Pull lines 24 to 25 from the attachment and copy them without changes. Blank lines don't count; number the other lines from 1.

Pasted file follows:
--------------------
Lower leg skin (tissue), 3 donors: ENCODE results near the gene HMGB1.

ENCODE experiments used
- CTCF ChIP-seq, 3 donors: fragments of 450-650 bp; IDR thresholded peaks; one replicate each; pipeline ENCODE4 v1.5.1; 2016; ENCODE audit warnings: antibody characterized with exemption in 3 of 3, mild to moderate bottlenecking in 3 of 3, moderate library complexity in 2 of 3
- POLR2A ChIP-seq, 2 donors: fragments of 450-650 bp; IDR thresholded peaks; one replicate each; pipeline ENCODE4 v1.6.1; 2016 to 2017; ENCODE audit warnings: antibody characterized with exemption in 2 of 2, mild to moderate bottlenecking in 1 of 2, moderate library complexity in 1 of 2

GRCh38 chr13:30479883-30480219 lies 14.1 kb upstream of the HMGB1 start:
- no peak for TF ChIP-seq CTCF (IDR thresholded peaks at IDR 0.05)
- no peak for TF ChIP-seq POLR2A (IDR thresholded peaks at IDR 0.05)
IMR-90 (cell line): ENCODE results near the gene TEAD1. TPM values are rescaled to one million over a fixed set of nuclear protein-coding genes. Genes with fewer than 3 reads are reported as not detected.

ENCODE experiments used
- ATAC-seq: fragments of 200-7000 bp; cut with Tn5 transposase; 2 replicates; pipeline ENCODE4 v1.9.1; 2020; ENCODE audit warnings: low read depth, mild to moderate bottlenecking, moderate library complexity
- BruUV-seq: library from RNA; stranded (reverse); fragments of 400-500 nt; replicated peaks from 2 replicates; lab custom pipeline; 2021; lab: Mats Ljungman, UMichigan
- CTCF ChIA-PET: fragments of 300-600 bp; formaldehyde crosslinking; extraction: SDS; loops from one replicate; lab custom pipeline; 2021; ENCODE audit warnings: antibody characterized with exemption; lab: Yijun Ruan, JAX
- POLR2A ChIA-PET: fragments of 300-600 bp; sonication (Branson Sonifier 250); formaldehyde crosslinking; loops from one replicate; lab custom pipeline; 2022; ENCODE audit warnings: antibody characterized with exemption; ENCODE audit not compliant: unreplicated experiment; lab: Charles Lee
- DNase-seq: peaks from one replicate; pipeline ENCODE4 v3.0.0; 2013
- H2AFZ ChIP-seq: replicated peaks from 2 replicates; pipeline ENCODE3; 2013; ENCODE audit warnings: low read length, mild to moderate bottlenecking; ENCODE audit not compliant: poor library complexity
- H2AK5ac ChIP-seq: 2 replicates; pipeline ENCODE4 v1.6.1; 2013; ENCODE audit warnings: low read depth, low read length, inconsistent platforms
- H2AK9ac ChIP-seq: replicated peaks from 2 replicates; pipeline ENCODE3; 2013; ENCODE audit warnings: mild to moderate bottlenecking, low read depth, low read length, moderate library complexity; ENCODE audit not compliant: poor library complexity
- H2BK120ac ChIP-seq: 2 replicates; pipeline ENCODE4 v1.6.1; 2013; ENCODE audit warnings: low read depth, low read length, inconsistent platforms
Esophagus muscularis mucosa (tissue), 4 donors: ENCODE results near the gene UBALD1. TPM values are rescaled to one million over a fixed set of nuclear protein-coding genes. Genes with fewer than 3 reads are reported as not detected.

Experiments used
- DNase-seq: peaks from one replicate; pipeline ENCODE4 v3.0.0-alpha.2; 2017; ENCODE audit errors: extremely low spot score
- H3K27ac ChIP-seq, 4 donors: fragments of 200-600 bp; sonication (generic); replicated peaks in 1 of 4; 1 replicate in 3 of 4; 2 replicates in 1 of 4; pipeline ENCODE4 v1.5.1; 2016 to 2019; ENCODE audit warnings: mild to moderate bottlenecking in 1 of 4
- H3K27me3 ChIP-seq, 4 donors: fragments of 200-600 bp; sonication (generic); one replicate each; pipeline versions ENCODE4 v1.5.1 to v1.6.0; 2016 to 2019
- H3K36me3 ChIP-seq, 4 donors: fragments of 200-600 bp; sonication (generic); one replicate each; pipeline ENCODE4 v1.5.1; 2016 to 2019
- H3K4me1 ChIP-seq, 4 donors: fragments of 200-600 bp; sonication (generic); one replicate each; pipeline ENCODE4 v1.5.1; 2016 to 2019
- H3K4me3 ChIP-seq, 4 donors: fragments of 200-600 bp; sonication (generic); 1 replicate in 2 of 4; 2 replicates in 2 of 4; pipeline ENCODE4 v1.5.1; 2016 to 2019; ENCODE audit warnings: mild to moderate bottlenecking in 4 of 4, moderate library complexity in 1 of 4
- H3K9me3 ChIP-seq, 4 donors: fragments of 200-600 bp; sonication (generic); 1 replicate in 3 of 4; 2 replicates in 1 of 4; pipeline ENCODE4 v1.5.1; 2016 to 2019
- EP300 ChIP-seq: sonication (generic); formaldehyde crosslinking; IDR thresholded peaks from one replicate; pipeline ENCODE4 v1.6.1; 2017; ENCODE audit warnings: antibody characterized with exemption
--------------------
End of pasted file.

- H3K36me3 ChIP-seq, 4 donors: fragments of 200-600 bp; sonication (generic); one replicate each; pipeline ENCODE4 v1.5.1; 2016 to 2019
- H3K4me1 ChIP-seq, 4 donors: fragments of 200-600 bp; sonication (generic); one replicate each; pipeline ENCODE4 v1.5.1; 2016 to 2019